Congratulations, patriots! Thanks to your unremitting pressure on the politicians in Washington, every single assault on our 2nd Amendment rights went down to defeat in the Senate this week.
Prior to the votes, Senate leaders had agreed that a 60-vote majority would be necessary for approval of the various proposals. They did this to head off a threatened filibuster led by Rand Paul (R-Ky.) and Ted Cruz (R-Texas).
For one of the few times this year, Vice President Joe Biden even returned to the Senate to preside over the voting. The gesture was purely symbolic, since there wasn’t a snowball’s chance that he’d get to exercise his constitutional prerogative to cast the deciding vote in case of a tie. He was there to gloat in victory; instead, he looked like he had been sucking on lemons when he had to announce the agony of defeat.
Gun control advocates had pulled out all of the stops to get passage, including numerous appearances by relatives of the victims from the schoolhouse slayings in Newtown, Conn., and Tucson, Ariz. President Barack Obama had flown many of them to Washington on board Air Force One so they could lobby lawmakers, appear with him in a photo op in the Rose Garden and pack the Senate galleries. (One violated Senate protocol, and demonstrated very bad manners, by shouting “Shame on you!” after the vote.)
The first vote was taken on the measure gun-control advocates were most confident of getting passed: expanding background checks to include the private sale or transfer of firearms. This was the highly publicized “compromise” measure put together by Senators Pat Toomey (R-Pa.) and Joe Manchin (D-W.Va.).
When the votes were tallied, the measure failed by 54-46. Five Democrats joined 41 Republicans in opposing the measure. They included three Senators facing re-election next year: Mark Begich of Alaska, Mark Pryor of Arkansas, and Max Baucus of Montana. Significantly, all three states gave Mitt Romney a solid majority last November. The nervous Senators were joined by Heidi Heitkamp, the newly elected junior Senator from North Dakota. And a name most people would be surprised to see on the “no” side was that of Senate Majority Leader Harry Reid. He made it clear that he cast his negative ballot purely as a procedural matter, so he could bring the measure back up for a vote sometime in the future.
The three Republicans who voted “aye,” in addition to Toomey, can usually be found voting in favor of tougher gun-control measures. They were John McCain of Arizona, Susan Collins of Maine, and Mark Kirk of Illinois. No surprises there.
Among the other measures that went down to defeat last Wednesday afternoon were a proposed ban on assault weapons, which got only 40 votes, and an effort to block the sale of high-capacity ammunition magazines, which received 46 “ayes.” Even a measure that was endorsed by the National Rifle Association, which would have expanded concealed carry permits, got only 57 positive votes — three short of the 60 necessary for passage.
Obama wasted no time in declaring that the votes two days ago made it “a pretty shameful day for Washington.” His anger at being thwarted was obvious. He vowed that gun-control advocates will redouble their efforts to regulate and restrict our right to keep and bear arms. “This effort is not over,” he declared.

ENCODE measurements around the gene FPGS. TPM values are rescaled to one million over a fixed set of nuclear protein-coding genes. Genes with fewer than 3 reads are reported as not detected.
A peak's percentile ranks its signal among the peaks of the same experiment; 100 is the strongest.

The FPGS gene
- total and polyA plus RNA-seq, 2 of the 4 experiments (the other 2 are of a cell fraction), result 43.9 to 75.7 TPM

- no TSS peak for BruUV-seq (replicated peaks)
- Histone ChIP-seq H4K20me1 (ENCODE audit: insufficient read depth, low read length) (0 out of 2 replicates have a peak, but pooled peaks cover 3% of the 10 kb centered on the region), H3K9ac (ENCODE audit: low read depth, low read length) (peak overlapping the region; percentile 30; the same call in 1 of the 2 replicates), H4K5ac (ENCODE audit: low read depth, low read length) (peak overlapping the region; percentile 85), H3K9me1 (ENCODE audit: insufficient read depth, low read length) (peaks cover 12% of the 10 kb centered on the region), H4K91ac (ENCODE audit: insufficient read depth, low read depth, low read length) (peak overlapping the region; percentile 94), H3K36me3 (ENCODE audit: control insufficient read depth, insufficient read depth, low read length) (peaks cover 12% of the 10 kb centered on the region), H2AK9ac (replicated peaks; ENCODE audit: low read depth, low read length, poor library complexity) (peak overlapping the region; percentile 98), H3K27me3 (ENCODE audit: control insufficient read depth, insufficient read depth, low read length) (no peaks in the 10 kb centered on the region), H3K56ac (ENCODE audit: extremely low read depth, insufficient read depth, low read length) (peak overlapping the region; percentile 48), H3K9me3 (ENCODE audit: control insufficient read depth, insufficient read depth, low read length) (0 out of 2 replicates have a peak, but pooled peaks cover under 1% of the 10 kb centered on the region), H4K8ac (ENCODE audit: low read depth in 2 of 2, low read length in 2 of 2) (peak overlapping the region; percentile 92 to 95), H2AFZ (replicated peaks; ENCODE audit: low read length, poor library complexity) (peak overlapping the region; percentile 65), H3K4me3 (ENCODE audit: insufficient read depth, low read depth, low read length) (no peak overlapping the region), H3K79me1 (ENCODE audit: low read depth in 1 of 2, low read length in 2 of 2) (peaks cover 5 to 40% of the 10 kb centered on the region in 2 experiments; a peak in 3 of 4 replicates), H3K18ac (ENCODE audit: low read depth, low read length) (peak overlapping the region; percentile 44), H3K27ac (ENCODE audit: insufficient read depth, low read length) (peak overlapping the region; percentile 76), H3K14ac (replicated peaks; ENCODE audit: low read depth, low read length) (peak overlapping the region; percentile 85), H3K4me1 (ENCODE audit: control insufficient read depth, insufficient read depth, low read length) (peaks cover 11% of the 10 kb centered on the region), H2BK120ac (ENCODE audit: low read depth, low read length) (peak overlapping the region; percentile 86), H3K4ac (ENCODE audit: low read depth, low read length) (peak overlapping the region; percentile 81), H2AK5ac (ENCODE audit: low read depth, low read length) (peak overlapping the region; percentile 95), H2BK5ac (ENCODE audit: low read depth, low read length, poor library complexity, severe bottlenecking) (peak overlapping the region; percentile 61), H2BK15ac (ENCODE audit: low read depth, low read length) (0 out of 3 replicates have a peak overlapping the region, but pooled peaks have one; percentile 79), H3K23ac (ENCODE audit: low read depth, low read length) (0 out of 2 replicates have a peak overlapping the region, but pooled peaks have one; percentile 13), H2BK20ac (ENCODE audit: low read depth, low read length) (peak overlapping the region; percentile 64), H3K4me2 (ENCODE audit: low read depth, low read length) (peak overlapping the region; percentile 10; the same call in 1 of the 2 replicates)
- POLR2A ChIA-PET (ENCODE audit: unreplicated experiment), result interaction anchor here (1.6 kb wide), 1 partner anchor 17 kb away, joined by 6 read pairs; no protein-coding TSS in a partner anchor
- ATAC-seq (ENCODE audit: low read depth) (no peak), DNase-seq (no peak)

But for now it certainly is. Proponents failed to persuade opponents that expanded background checks would do anything to help prevent future tragedies like the ones in Newtown; Tucson; or Aurora, Colo. Of course they won’t. And every gun grabber knows it.
What would make a difference? Let’s take a look at what some cops say. When some 15,000 law-enforcement personnel were asked that question, here’s how they responded:
When asked what the likely outcome would have been at Aurora and Newtown had a legally armed civilian been there, 80 percent said there would have been fewer casualties; 6.2 percent said it would have prevented casualties altogether. Only 5.5 percent thought it would have led to greater loss of life.
When asked what could be done to prevent future mass public shootings, the most popular answer — picked by 28.8 percent – was for more permissive concealed carry policies for civilians. More aggressive institutionalization of the mentally ill was the choice of 19.6 percent. More armed guards were favored by 15.8 percent. Of course, none of these solutions is acceptable to the gun grabbers.
Improved background checks were in fourth place, the choice of 14 percent of the respondents, followed by longer prison terms when guns are used in violent crimes (7.9 percent).
What did the law-enforcement professionals have to say about the left’s favorite solutions? A meager 1.5 percent put tighter limits on weapons sales at the top of their list. While legislative restrictions on “assault weapons” and larger magazines didn’t even get a nod from one out of 100 of the boys and girls in blue, it was the choice of .9 percent.
When it comes to making the public safer, including our children, “the only professional group devoted to limiting and defeating gun violence as part of their sworn responsibility” has the right answer: Get more arms in the right hands. And do a better job of getting the truly crazy off the streets.
Now there’s a program that would make us all sleep better at night. Don’t you agree?
In the meantime, have a wonderful weekend, knowing that we won some significant victories in Washington this week. But remember, too, that eternal vigilance will always be the price we must pay to preserve and protect our liberties.
So until next time, stay on guard. And keep some powder dry.
Chip Wood was the first news editor of The Review of the News and also wrote for American Opinion, our two predecessor publications. He is now the geopolitical editor of Personal Liberty Digest, where his Straight Talk column appears weekly. This article first appeared in PersonalLiberty.com and has been reprinted with permission.